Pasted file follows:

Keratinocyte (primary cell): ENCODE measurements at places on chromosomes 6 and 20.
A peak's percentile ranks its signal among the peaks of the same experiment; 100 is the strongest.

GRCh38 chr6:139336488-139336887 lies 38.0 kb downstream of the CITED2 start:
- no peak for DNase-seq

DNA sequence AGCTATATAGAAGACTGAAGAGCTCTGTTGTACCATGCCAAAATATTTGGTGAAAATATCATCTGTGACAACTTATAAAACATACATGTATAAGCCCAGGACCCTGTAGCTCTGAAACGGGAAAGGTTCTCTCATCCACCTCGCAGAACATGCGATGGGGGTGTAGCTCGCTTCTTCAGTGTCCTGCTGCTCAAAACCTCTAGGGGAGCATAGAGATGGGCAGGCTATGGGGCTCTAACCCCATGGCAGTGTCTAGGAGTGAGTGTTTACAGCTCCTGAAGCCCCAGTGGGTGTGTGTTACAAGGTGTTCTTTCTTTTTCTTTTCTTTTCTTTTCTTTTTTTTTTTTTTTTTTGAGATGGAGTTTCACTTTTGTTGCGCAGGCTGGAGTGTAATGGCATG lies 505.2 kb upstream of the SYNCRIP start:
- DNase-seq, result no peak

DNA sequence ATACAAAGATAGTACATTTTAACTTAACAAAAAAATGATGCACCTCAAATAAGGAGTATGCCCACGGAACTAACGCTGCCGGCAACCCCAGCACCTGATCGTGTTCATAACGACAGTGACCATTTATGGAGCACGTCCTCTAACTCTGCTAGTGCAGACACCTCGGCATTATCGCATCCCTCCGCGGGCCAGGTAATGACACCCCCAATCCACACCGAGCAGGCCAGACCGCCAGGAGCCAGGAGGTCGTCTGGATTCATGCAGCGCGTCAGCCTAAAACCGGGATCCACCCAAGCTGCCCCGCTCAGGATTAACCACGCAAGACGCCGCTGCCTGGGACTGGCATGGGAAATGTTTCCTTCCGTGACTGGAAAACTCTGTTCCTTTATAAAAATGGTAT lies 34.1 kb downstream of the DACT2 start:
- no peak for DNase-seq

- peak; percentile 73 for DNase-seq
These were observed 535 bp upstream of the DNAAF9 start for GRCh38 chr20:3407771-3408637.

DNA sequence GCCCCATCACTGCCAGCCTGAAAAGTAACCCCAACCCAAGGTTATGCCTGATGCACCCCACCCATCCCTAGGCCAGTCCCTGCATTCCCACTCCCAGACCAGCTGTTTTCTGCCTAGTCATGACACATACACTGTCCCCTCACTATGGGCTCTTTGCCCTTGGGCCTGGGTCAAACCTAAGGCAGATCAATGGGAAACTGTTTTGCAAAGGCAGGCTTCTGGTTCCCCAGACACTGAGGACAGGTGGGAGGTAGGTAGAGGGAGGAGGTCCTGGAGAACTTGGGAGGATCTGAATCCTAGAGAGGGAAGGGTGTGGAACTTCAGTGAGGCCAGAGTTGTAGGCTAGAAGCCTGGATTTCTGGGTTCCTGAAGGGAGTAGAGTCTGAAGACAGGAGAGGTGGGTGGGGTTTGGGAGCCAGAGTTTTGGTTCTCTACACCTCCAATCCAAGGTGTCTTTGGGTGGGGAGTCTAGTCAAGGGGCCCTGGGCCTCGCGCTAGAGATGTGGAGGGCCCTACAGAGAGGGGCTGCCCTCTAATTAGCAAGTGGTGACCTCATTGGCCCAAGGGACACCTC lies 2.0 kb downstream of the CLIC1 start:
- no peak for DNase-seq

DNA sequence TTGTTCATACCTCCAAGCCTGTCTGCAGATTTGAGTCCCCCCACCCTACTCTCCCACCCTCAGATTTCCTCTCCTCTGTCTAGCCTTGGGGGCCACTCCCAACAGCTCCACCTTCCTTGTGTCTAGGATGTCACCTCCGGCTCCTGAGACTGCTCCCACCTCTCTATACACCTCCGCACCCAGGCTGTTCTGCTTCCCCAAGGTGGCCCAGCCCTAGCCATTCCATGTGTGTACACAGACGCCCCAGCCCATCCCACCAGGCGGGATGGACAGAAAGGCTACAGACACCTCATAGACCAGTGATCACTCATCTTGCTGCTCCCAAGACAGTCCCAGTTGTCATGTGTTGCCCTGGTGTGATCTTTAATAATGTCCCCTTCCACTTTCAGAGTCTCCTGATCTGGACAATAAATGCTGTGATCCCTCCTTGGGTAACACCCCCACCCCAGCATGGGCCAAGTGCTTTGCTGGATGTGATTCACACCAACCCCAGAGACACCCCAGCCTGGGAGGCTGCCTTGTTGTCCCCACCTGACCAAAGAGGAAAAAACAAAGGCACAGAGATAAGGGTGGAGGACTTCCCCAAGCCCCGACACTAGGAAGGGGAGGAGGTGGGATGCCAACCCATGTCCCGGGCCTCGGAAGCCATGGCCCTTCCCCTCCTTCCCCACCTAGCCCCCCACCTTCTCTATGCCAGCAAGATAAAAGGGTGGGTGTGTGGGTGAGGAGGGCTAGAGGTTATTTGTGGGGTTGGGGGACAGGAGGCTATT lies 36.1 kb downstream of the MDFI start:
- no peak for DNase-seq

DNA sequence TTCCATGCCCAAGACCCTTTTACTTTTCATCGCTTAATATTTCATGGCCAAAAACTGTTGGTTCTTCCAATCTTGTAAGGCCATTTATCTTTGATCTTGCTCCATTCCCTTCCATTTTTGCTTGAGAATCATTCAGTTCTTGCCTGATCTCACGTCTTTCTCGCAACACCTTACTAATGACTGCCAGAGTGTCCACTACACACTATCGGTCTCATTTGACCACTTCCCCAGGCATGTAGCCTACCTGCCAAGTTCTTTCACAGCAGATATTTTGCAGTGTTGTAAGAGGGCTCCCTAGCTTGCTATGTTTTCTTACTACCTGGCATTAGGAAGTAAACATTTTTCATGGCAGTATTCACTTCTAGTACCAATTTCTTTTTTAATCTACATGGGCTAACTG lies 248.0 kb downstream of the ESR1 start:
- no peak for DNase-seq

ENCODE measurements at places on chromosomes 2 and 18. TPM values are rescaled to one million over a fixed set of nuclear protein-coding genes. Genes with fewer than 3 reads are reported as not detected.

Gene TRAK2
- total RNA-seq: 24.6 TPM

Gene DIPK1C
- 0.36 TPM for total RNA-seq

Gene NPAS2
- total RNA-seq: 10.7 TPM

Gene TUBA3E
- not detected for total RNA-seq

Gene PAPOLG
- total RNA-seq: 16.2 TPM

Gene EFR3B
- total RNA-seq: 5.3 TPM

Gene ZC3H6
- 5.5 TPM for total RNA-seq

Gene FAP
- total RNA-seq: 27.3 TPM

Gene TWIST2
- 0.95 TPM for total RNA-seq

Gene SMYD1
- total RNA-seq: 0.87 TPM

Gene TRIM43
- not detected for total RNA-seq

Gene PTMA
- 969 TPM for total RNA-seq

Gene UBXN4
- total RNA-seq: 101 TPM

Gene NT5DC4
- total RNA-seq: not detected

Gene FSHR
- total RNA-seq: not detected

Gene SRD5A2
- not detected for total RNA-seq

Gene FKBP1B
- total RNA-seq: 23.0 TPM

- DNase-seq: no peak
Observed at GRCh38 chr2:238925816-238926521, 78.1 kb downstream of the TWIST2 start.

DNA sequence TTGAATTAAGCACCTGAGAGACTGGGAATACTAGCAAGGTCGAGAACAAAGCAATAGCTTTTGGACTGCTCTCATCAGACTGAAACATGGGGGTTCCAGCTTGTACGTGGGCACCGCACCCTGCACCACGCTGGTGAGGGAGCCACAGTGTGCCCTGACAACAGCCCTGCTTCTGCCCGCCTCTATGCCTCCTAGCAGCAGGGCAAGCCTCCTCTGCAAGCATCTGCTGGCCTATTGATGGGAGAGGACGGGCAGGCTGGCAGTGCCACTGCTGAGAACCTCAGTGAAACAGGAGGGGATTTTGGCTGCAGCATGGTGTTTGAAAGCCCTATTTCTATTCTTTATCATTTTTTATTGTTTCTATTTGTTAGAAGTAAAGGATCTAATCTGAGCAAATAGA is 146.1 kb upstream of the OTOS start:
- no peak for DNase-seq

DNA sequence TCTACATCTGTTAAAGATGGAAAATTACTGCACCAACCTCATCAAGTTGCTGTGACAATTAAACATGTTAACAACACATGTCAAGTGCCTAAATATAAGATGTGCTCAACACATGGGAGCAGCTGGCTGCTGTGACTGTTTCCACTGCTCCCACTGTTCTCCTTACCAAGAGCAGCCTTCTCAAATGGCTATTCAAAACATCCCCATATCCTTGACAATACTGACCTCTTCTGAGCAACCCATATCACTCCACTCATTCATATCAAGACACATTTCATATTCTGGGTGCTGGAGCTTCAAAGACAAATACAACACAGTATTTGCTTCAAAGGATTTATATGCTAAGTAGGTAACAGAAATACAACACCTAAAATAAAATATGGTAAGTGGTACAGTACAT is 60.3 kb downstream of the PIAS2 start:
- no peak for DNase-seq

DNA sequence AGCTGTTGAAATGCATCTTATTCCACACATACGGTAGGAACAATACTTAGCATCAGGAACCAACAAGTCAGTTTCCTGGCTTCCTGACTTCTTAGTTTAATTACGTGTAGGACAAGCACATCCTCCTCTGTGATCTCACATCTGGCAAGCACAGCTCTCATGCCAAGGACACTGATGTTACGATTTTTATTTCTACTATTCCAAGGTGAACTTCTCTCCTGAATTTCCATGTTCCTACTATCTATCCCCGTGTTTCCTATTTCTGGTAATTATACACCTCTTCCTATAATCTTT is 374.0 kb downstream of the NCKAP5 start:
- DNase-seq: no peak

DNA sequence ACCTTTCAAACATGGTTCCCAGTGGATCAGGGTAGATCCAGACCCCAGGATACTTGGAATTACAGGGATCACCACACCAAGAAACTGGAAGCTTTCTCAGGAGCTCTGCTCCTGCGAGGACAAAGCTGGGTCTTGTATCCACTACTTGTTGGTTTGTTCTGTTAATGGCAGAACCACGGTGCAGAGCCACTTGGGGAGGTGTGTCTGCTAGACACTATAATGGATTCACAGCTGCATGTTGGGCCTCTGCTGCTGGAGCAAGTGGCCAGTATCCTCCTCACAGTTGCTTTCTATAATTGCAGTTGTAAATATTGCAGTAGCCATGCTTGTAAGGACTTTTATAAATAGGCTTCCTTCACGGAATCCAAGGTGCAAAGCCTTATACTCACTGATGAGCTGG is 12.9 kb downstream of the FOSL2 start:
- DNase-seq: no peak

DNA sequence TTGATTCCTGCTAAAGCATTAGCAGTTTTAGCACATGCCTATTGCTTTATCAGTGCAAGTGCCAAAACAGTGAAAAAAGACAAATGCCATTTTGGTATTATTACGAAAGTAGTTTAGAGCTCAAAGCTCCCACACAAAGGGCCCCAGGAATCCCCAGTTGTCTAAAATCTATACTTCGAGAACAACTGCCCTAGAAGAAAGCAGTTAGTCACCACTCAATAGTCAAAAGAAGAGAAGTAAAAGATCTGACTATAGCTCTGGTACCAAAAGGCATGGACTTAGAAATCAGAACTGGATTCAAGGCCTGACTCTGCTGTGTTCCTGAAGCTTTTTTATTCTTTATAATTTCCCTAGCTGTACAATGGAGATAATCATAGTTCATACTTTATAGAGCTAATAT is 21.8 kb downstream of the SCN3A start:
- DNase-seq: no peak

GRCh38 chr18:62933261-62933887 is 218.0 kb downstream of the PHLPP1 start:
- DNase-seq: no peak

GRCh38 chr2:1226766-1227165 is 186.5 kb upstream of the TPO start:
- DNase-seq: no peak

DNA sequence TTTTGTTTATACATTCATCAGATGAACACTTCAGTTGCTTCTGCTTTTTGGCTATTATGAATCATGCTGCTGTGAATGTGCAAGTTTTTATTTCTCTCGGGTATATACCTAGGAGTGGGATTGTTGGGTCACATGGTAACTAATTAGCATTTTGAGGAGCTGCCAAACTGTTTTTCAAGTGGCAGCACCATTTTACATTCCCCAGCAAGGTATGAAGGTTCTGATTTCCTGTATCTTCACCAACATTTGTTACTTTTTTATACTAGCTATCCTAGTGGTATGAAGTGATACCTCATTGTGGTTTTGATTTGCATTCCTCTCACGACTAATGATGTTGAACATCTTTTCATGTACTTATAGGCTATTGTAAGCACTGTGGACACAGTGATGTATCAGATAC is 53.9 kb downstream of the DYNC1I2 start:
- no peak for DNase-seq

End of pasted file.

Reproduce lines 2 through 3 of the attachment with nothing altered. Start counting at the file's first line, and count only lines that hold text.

A peak's percentile ranks its signal among the peaks of the same experiment; 100 is the strongest.

GRCh38 chr6:139336488-139336887 lies 38.0 kb downstream of the CITED2 start: